. "20 Environmental Remediation of Spent Nuclear Fuel and Radioactive Waste Temporary Storage Facilities in Gremikha Village: Challenges and Proposed Solutions--Yu. Ye. Gorlinsky, A. Yu. Kazennov, O. A. Nikolsky, V. A. Pavlov, B. S. Stepennov, and A. F. Usaty." Cleaning Up Sites Contaminated with Radioactive Materials: International Workshop Proceedings. Washington, DC: The National Academies Press, 2009.
The following HTML text is provided to enhance online
readability. Many aspects of typography translate only awkwardly to HTML.
Please use the page image
as the authoritative form to ensure accuracy.
Cleaning Up Sites Contaminated with Radioactive Materials: International Workshop Proceedings
by helicopters. The distance to Gremikha from either Murmansk or Arkhangelsk is approximately 400 km by sea. The lack of a developed transportation network could have negative consequences for future cargo delivery operations.
In 1998 the Russian government terminated operations at the site, and in 2001 it was transferred to Minatom (the Russian Ministry of Atomic Energy, now the Federal Atomic Energy Agency, or Rosatom) for environmental remediation. The objectives are to remove the spent nuclear fuel and the radioactive waste, decommission the facility, and clean up the adjacent territory within a sanitary protective zone until residual contamination reaches acceptable levels. This work is to be carried out with consideration for possible options for further use of the site, provided that safe conditions can be ensured for workers, the public, and the environment.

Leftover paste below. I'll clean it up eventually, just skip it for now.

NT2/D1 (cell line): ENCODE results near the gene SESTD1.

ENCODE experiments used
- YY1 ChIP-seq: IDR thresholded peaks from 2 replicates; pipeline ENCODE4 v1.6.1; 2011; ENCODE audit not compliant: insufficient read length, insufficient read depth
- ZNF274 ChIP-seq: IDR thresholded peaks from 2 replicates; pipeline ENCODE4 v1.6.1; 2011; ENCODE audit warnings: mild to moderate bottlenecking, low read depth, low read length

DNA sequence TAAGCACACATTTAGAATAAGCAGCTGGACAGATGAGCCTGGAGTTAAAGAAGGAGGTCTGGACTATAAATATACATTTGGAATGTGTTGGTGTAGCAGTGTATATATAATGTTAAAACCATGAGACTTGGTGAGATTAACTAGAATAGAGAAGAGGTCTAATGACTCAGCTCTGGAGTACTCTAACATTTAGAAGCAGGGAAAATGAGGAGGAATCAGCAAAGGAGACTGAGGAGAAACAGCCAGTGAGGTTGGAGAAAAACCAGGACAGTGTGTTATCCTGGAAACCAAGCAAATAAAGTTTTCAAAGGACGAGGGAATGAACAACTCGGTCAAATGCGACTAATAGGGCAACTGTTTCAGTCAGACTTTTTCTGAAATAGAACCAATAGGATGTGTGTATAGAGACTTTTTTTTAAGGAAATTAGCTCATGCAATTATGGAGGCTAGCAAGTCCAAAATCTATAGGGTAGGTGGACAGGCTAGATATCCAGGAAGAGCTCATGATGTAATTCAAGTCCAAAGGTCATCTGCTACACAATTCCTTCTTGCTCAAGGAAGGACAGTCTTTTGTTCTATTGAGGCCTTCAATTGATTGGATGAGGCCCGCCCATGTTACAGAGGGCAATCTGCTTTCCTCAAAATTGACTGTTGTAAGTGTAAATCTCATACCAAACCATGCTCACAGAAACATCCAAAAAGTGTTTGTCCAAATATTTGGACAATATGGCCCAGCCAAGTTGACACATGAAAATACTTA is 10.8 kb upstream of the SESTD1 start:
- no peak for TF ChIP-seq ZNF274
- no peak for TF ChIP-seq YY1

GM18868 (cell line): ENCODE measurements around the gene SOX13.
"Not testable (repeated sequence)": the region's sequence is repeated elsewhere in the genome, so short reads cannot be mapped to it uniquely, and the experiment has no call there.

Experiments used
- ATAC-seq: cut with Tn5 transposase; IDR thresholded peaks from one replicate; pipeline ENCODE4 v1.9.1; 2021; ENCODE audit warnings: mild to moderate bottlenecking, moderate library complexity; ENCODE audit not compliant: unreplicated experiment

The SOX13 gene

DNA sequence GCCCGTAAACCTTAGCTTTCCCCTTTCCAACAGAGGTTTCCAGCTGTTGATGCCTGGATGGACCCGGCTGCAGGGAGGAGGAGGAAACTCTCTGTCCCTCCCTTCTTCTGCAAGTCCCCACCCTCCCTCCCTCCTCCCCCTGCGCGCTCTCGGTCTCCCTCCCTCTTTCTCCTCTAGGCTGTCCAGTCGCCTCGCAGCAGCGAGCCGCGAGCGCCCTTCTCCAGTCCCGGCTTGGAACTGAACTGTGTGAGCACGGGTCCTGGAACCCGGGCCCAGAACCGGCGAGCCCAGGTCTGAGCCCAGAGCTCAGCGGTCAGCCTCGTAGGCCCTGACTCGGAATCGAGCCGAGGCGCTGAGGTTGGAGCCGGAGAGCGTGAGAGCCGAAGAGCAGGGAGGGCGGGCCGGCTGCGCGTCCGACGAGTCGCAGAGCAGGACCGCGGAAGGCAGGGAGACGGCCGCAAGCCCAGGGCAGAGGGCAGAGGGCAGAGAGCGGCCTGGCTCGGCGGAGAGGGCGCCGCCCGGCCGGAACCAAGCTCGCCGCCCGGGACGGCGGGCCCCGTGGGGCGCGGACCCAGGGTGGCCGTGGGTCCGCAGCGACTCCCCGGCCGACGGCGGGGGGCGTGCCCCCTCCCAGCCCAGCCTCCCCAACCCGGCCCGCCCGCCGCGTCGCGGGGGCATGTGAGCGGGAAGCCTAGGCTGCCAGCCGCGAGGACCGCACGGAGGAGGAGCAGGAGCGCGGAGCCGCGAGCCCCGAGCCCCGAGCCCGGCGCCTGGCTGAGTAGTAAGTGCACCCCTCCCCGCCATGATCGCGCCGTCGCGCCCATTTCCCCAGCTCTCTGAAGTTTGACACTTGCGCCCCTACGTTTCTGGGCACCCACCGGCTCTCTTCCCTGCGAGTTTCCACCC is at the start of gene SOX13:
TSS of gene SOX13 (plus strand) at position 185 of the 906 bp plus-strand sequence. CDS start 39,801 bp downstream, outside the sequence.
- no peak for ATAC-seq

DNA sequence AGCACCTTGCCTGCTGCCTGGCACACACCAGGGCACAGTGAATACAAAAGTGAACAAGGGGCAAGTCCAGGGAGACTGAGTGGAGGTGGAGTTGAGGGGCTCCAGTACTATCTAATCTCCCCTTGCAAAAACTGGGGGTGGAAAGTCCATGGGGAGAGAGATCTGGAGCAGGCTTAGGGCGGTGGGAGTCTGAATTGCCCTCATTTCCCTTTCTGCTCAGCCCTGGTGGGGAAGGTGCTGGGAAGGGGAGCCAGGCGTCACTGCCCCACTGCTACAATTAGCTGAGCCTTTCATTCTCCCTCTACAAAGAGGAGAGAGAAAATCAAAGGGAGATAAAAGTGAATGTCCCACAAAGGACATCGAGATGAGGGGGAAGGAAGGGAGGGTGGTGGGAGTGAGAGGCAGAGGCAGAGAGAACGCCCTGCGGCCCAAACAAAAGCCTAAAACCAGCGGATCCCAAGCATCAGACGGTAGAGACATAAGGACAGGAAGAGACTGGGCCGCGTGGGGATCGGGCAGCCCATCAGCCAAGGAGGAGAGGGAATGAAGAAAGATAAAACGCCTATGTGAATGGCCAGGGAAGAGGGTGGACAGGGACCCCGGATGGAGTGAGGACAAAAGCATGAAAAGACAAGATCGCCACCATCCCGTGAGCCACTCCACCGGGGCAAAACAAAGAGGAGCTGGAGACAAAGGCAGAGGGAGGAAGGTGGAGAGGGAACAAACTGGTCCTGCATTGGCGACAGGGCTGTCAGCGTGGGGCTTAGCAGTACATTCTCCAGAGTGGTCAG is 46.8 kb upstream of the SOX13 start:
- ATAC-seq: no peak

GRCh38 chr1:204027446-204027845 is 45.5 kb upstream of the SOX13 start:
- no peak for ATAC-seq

Circumstances hampering environmental remediation at the site include the following:
There are no national standards or requirements for environmental remediation of nuclear- and radiation-hazard facilities, nor are there criteria for demonstrating that cleanup goals have been reached.
There are no approved end-state solutions for the site or decisions on the time allocated to reach that end state, taking into account proposals for further use of its various facilities.
Hard and urgent work must be carried out in order to provide adequate conditions for spent nuclear fuel and radioactive waste storage, taking into account both the existing damage to the protective barriers and infrastructure and the support of the population.
Plans for environmental remediation depend on prospects for further development of the town of Ostrovnoi, which is the main center supporting the people involved in this work.
The positions taken by parties with an interest in Ostrovnoi’s future are diverse with differing objectives. Thus, proposed implementation plans for environmental remediation vary considerably.
Active work is limited to specific seasons because of the climate conditions and availability of transportation connections.
Previous environmental remediation experience with such facilities is lacking.
Solutions must be recommended that take into account realistic work dynamics and unstable operating conditions that entail high risks during implementation of planned approaches.
Urgent environmental remediation efforts have already been carried out, including work related to radiation safety of workers during routine operations at the facility, preparation and implementation of comprehensive engineering radiation studies, and partial restoration of the site infrastructure.